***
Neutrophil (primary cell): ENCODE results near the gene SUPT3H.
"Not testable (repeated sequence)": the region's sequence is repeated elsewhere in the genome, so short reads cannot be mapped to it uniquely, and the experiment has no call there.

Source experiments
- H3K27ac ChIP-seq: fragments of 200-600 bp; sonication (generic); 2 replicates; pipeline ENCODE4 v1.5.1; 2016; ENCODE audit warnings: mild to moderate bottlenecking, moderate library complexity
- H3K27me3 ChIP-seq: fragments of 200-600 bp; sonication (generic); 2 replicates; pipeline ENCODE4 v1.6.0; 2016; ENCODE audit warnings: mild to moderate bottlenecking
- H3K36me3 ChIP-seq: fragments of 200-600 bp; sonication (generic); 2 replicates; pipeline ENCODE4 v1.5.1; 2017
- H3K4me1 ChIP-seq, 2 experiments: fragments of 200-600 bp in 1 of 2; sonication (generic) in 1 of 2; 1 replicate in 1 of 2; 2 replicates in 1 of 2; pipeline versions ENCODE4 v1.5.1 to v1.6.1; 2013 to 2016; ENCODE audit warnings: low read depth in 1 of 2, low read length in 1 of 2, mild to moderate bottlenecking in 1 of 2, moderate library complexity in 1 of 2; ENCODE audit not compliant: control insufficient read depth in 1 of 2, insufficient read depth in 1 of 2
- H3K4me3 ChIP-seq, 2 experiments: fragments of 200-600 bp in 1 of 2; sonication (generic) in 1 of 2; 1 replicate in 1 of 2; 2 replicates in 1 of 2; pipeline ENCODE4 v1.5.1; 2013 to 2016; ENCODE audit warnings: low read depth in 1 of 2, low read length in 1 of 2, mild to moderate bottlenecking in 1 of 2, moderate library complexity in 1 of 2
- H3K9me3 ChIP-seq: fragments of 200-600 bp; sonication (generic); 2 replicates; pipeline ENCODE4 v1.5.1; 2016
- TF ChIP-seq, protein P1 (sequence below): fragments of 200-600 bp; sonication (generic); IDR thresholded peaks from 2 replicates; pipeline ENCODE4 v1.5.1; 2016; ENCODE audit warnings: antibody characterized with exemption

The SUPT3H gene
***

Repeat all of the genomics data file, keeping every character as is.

Neutrophil (primary cell): ENCODE results near the gene SUPT3H.
"Not testable (repeated sequence)": the region's sequence is repeated elsewhere in the genome, so short reads cannot be mapped to it uniquely, and the experiment has no call there.

Source experiments
- H3K27ac ChIP-seq: fragments of 200-600 bp; sonication (generic); 2 replicates; pipeline ENCODE4 v1.5.1; 2016; ENCODE audit warnings: mild to moderate bottlenecking, moderate library complexity
- H3K27me3 ChIP-seq: fragments of 200-600 bp; sonication (generic); 2 replicates; pipeline ENCODE4 v1.6.0; 2016; ENCODE audit warnings: mild to moderate bottlenecking
- H3K36me3 ChIP-seq: fragments of 200-600 bp; sonication (generic); 2 replicates; pipeline ENCODE4 v1.5.1; 2017
- H3K4me1 ChIP-seq, 2 experiments: fragments of 200-600 bp in 1 of 2; sonication (generic) in 1 of 2; 1 replicate in 1 of 2; 2 replicates in 1 of 2; pipeline versions ENCODE4 v1.5.1 to v1.6.1; 2013 to 2016; ENCODE audit warnings: low read depth in 1 of 2, low read length in 1 of 2, mild to moderate bottlenecking in 1 of 2, moderate library complexity in 1 of 2; ENCODE audit not compliant: control insufficient read depth in 1 of 2, insufficient read depth in 1 of 2
- H3K4me3 ChIP-seq, 2 experiments: fragments of 200-600 bp in 1 of 2; sonication (generic) in 1 of 2; 1 replicate in 1 of 2; 2 replicates in 1 of 2; pipeline ENCODE4 v1.5.1; 2013 to 2016; ENCODE audit warnings: low read depth in 1 of 2, low read length in 1 of 2, mild to moderate bottlenecking in 1 of 2, moderate library complexity in 1 of 2
- H3K9me3 ChIP-seq: fragments of 200-600 bp; sonication (generic); 2 replicates; pipeline ENCODE4 v1.5.1; 2016
- TF ChIP-seq, protein P1 (sequence below): fragments of 200-600 bp; sonication (generic); IDR thresholded peaks from 2 replicates; pipeline ENCODE4 v1.5.1; 2016; ENCODE audit warnings: antibody characterized with exemption

The SUPT3H gene